Elena Hight. p: Leslie Hittmeier

Perspective: Elena Hight
First Descent of the east ridge of Mt. Bertha with Jeremy Jones and Griffin Post – Glacier Bay National Park, Alaska

Part 1 of Fear Feature from Snowboard Magazine issue 19.2.

My risk tolerance in the mountains is really pliable and based upon my personal preparation for that risk. If I feel prepared for a line, a trip, or an expedition, then, granted the conditions line up, I’m more willing to take on a bit more risk. I believe that proper preparation also helps mitigate a lot of fears that come up in high stress moments, or fears that you’re not expecting. Preparation helps one think clearly when those unexpected things that are bound to happen happen, and be able to act in a calm, collected way when the situation requires it.

It’s really easy to get excited about an idea, trip, or opportunity and put yourself in a situation where you are not prepared. In big mountains, especially in remote places, that’s really not an option because the risk is so high. We’re in these situations where if you are truly unprepared and unable to get yourself out of a position, the effects can be catastrophic, whether for yourself, the team, or the success of the trip.

This trip had been planned for quite a long time and had to be put off due to COVID. When I got the green light of that it was actually going to happen, I was beyond excited. I really I love being in the mountains with Jeremy and I always learn so much from him. The same with Griffin. My first thought when I was approached with this opportunity was, The crew is amazing, and it doesn’t really matter where we go or what we get into, we’re going to have an epic trip.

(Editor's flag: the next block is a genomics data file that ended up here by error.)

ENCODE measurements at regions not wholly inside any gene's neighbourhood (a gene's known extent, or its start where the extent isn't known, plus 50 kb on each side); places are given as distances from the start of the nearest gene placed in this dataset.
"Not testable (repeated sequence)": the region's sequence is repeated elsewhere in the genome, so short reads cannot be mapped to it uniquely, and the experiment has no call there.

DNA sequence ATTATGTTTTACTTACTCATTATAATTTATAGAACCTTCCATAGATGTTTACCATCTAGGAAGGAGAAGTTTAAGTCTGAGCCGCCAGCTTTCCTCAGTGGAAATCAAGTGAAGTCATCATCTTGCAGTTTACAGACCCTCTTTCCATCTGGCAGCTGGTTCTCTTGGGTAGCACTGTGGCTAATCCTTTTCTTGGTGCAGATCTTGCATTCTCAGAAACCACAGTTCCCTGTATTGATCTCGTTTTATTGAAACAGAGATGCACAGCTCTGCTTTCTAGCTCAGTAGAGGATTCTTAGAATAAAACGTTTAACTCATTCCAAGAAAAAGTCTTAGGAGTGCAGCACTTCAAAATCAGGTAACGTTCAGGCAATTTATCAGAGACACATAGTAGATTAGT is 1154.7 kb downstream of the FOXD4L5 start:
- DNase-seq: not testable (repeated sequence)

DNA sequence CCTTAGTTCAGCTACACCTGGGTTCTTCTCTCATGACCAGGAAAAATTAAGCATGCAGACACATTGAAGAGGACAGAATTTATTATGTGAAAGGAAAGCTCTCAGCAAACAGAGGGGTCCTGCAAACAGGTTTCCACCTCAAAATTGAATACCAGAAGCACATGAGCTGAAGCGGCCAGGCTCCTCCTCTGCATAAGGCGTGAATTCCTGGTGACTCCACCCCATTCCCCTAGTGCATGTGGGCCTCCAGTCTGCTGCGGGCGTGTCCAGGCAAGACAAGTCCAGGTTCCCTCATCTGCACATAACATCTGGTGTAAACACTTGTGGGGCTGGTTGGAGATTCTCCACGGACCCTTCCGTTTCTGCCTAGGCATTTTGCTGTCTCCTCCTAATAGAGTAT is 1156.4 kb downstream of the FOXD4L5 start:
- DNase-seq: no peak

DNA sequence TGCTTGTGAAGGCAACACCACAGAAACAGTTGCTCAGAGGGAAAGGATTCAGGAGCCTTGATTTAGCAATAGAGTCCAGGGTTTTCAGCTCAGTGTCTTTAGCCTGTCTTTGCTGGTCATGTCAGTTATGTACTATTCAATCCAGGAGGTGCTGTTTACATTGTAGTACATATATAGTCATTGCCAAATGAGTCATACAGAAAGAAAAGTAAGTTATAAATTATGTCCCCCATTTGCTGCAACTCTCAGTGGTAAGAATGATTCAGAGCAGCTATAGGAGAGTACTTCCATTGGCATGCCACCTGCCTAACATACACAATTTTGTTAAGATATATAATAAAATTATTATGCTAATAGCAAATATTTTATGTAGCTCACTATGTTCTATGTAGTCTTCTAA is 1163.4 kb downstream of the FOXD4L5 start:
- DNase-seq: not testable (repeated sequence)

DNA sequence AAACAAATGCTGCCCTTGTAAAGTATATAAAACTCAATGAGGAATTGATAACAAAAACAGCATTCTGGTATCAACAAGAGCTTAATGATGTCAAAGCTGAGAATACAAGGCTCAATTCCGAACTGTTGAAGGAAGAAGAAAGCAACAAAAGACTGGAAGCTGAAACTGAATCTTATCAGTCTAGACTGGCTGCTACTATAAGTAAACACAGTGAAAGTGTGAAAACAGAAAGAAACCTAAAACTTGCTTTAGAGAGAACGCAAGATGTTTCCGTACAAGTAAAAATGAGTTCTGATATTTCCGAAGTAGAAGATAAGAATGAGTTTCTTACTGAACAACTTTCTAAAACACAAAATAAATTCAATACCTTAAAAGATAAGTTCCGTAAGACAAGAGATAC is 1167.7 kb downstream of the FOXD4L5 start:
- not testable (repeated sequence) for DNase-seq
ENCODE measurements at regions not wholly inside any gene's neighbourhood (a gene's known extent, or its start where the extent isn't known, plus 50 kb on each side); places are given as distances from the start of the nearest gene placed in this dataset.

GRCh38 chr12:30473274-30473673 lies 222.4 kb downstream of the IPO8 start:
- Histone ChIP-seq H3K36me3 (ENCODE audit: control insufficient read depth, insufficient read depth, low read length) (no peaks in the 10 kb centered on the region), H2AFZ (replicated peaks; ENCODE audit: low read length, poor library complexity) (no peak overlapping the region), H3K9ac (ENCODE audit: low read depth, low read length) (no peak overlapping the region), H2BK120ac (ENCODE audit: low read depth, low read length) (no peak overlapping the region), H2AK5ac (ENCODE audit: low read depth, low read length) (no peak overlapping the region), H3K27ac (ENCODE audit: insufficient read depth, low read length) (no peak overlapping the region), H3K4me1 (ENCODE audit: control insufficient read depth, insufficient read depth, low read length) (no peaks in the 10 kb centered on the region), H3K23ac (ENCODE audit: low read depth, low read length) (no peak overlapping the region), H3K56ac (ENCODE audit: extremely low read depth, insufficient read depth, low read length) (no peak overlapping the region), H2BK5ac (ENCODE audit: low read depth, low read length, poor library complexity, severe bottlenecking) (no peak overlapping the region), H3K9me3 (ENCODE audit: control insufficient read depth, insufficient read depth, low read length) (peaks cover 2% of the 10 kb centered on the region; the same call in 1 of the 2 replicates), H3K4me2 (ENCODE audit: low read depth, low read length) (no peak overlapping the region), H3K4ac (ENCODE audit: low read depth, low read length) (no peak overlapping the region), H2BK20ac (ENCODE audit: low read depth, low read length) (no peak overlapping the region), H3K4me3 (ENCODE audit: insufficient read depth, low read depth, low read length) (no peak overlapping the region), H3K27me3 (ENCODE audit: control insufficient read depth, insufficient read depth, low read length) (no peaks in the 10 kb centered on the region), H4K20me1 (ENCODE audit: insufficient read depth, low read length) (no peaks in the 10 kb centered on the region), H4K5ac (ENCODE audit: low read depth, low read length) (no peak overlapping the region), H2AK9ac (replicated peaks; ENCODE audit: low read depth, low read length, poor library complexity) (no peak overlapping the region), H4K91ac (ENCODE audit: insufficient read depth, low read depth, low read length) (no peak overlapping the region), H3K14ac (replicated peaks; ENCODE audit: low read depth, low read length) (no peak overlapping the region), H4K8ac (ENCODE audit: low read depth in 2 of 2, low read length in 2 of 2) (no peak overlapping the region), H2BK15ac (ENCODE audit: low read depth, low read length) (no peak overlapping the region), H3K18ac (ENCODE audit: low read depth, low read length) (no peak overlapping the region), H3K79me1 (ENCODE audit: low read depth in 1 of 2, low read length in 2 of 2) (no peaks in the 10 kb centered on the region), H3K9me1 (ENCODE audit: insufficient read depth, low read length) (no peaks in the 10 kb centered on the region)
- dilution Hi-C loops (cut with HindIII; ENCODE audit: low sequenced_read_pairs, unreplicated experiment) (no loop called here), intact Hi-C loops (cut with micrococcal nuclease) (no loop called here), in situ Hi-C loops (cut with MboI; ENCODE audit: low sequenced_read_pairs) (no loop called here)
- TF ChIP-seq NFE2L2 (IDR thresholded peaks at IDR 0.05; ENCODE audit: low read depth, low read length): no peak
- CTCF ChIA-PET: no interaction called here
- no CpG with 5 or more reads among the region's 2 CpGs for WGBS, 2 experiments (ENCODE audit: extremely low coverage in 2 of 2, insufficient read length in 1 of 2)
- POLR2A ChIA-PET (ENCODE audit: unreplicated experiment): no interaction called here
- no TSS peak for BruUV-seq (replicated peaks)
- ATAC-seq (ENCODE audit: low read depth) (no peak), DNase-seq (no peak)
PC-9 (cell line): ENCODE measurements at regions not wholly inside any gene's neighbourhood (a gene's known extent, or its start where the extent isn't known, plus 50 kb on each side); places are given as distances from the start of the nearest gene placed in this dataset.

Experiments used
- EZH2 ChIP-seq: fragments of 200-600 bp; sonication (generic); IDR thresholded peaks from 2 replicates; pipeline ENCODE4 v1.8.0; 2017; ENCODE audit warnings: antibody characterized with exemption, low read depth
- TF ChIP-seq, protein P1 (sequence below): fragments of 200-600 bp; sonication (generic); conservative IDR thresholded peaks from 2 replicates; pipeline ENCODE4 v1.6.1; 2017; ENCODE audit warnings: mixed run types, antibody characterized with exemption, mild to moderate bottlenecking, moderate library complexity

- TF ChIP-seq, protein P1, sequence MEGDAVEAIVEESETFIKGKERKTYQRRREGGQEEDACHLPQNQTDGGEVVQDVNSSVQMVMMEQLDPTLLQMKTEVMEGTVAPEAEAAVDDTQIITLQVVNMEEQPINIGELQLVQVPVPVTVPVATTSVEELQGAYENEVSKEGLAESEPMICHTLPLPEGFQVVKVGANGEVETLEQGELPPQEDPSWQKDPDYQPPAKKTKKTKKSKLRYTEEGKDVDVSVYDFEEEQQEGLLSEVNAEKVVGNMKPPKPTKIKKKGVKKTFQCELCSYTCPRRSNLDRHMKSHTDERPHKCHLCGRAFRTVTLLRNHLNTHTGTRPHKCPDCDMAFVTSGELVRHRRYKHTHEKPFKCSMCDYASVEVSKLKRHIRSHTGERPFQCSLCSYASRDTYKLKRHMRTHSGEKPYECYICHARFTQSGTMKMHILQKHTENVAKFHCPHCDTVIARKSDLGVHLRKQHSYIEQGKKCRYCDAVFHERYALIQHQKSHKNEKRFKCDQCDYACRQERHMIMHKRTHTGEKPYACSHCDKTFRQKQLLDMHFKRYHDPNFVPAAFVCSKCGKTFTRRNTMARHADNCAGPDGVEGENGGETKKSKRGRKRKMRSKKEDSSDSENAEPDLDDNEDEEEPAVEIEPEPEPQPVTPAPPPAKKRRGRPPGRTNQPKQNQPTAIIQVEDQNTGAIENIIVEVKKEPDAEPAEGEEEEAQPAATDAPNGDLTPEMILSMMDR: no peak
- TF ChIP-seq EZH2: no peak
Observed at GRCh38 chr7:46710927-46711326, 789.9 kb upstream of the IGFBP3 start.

What draws me to this type of snowboarding, and adventure snowboarding in general, is pure curiosity of the unknown, this aspect of challenge in every form of the word, and pushing my own personal, perceived limits. That draw is often the very thing that scares the sh*t out of me at the same time. So that is the line that I walk: Am I capable of this challenge? Is the risk worth the reward? These are very personal questions when aiming to achieve big mountain goals. When the answer is yes, I do my own research and I am as prepared as possible stepping into those situations. That way, if I am on the side of a mountain and I’m like, Wow, I’m really, really scared, I can fall back on that. I prepared for this, I know what I’m doing, and really ground myself to be able to move through it.

Since retiring from halfpipe, I have dedicated all of my time and energy to this type of snowboarding. This was my fourth season with that focus and it was really perfect timing, because all of the skills and knowledge that I’ve accumulated were necessary and were put to use on this trip. In short, I felt prepared….

The walk in [to basecamp] was hard. I walk far and long and for many, many hours often in my everyday snowboarding, but a combination of so many factors made this an extra hard pursuit. It had snowed seven feet and the snow was pure, knee-high mud. It was the hardest snow I’ve ever walked in. Typically, a hike like that is far and it’s a big day, but this was nothing like we could have ever imagined when we stepped off the boat.